That is good, because the actual game is a delight to play. During the simple first level, you learn pretty much all of the platforming tricks. Ryu can jump a good height and has limited control of himself while in the air. Using his ninja training, he can grab onto any vertical surface and then jump off it in the opposite direction. This simple change to standard platforming really opens up a lot in terms of level design and is used very well throughout the game. By the end of the game, you will have mastered jumping onto a wall and then off it again to reach the desired platform. There is even one infamous series of jumps in level 5-2 that requires understanding of just how it works.

Beyond the platforming, Ryu generally uses his sword to attack the foes he comes across. His sword slashes out horizontally and he can do it in mid-air, so perhaps the similarities to Castlevania shouldn't be overlooked. Ryu adds to his arsenal by acquiring ninja arts which are located in the candles, birds, hummingbirds, spiders or various other small objects dotted throughout the stages. These ninja arts consist of basic throwing stars that shoot out horizontally, great flames that leap out diagonally, or slashing in 360 degrees in the air making you all but invincible. Each use of a ninja art depletes your ninja spirit level which is filled by finding power ups in the same object that ninja arts are found in.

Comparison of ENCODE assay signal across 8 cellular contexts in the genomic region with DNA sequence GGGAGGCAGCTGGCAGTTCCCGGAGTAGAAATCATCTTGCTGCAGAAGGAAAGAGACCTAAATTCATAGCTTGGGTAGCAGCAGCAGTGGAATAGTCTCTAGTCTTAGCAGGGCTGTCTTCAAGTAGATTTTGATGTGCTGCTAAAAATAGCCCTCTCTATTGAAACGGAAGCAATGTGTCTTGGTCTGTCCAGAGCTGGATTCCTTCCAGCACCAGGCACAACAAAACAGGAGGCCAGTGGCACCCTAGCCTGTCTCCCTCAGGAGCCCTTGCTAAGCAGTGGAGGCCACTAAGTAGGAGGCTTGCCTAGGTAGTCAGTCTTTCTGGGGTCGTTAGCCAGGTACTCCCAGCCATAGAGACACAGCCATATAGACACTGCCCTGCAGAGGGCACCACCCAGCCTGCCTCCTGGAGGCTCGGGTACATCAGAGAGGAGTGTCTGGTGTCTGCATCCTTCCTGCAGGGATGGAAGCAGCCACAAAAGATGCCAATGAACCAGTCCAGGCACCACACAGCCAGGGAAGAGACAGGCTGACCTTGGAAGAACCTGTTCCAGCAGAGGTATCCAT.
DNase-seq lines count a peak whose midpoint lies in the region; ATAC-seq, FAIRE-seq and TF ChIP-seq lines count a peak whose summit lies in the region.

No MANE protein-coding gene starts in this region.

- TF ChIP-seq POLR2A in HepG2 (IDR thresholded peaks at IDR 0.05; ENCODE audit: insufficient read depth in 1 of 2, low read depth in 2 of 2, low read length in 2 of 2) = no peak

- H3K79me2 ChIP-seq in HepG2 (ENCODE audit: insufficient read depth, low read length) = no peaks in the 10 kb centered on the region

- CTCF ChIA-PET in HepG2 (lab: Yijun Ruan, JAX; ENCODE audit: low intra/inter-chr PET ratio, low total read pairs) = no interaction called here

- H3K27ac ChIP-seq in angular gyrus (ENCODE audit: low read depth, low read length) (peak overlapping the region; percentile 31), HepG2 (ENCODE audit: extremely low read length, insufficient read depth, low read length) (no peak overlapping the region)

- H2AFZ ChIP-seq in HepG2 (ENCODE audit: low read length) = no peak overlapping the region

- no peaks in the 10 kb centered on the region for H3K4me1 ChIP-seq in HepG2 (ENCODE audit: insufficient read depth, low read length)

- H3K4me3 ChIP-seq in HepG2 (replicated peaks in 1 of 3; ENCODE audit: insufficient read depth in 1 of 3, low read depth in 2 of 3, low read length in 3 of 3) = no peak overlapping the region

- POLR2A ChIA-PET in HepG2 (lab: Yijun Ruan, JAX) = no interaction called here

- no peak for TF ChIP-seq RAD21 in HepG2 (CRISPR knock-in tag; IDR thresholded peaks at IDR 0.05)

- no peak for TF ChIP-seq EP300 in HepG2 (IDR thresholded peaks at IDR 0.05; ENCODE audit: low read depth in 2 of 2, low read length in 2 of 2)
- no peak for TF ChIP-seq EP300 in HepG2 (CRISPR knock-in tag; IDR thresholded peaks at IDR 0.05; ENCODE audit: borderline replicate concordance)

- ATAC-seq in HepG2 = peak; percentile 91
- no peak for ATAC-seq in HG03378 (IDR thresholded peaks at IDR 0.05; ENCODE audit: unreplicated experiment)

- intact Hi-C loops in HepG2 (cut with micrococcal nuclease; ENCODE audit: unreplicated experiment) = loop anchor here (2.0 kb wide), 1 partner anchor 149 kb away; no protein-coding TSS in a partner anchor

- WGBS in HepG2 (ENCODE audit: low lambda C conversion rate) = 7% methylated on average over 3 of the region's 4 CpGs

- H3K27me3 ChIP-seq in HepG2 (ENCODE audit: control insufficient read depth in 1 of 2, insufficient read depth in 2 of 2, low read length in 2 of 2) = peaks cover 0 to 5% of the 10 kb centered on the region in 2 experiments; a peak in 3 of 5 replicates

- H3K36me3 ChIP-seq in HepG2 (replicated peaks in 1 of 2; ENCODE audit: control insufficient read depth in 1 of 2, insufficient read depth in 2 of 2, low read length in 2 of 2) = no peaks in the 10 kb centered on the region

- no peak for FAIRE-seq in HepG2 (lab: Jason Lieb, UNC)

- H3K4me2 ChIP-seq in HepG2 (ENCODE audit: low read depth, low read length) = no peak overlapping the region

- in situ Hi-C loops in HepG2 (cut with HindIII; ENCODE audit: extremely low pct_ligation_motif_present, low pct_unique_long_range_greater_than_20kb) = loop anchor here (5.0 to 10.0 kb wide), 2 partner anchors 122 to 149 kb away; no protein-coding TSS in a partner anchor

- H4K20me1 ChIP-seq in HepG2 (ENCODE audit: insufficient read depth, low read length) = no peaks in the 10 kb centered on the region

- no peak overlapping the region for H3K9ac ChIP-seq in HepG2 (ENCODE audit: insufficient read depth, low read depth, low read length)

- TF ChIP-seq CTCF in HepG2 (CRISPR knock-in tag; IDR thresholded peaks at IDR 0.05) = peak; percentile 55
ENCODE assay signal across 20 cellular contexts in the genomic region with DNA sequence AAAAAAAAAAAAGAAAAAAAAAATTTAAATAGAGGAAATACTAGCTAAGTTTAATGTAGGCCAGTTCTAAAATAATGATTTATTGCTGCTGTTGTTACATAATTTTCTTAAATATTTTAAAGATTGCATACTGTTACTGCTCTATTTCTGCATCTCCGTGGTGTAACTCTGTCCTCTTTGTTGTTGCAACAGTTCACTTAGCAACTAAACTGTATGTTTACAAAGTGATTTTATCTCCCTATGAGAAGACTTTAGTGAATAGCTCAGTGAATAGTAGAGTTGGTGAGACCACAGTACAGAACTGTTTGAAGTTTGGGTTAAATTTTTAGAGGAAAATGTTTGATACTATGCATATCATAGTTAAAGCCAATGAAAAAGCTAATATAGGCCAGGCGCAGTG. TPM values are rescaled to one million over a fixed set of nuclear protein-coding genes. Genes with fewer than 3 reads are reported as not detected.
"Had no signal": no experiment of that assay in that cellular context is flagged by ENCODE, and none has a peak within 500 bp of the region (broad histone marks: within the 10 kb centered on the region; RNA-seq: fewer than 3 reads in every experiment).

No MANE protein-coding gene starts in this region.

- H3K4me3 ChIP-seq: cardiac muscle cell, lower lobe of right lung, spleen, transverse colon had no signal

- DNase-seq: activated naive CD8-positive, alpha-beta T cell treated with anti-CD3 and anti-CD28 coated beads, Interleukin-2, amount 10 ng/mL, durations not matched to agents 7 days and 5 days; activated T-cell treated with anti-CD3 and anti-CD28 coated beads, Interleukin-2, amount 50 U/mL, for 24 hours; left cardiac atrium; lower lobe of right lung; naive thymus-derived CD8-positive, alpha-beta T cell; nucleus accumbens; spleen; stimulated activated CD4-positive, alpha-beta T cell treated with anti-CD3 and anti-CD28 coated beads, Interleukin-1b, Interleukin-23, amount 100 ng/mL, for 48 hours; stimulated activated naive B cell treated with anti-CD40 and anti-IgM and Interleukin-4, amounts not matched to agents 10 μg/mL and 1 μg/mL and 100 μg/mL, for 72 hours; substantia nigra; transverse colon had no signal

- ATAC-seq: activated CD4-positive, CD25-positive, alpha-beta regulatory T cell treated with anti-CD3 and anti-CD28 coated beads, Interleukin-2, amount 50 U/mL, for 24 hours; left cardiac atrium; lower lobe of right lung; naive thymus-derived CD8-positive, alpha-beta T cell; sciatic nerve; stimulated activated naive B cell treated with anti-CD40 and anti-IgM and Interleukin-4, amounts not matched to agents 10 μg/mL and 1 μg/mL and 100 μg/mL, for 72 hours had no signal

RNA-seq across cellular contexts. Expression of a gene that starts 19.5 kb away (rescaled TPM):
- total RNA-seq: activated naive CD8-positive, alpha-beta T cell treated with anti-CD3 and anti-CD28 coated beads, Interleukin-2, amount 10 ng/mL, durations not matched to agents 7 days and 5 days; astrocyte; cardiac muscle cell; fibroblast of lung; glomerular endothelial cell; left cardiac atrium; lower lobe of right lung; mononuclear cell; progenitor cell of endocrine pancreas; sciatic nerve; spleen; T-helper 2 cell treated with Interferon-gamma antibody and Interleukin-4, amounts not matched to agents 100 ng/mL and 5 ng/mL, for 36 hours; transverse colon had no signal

All of these attacking techniques are used for the game's variety of enemies. Each enemy has a certain behavior it follows that must be taken into account. Basic warriors with swords or bats just move back and forth on one platform. More advanced boxers or crouching men lunge or jump at you when you come near. Other foes shoot or throw projectiles at you, some always facing you. And then there are the birds that home in on you. Those birds still give me nightmares. This variety and intelligence in enemy behaviors make getting through parts of stages almost a puzzle, requiring swift thinking to maneuver yourself into the right position and quick reflexes to slash your sword just when the enemy is in range. At the end of each act, you face a boss. Though big, colorful, and artistically designed, these bosses are generally not very difficult. They don't have interesting patterns that must be discovered and exploited, but rather simple ones that usually just require figuring when the right spot to repeated slash at them is. It isn't until the very end of the game that you face any truly interesting (in terms of challenge) boss fights.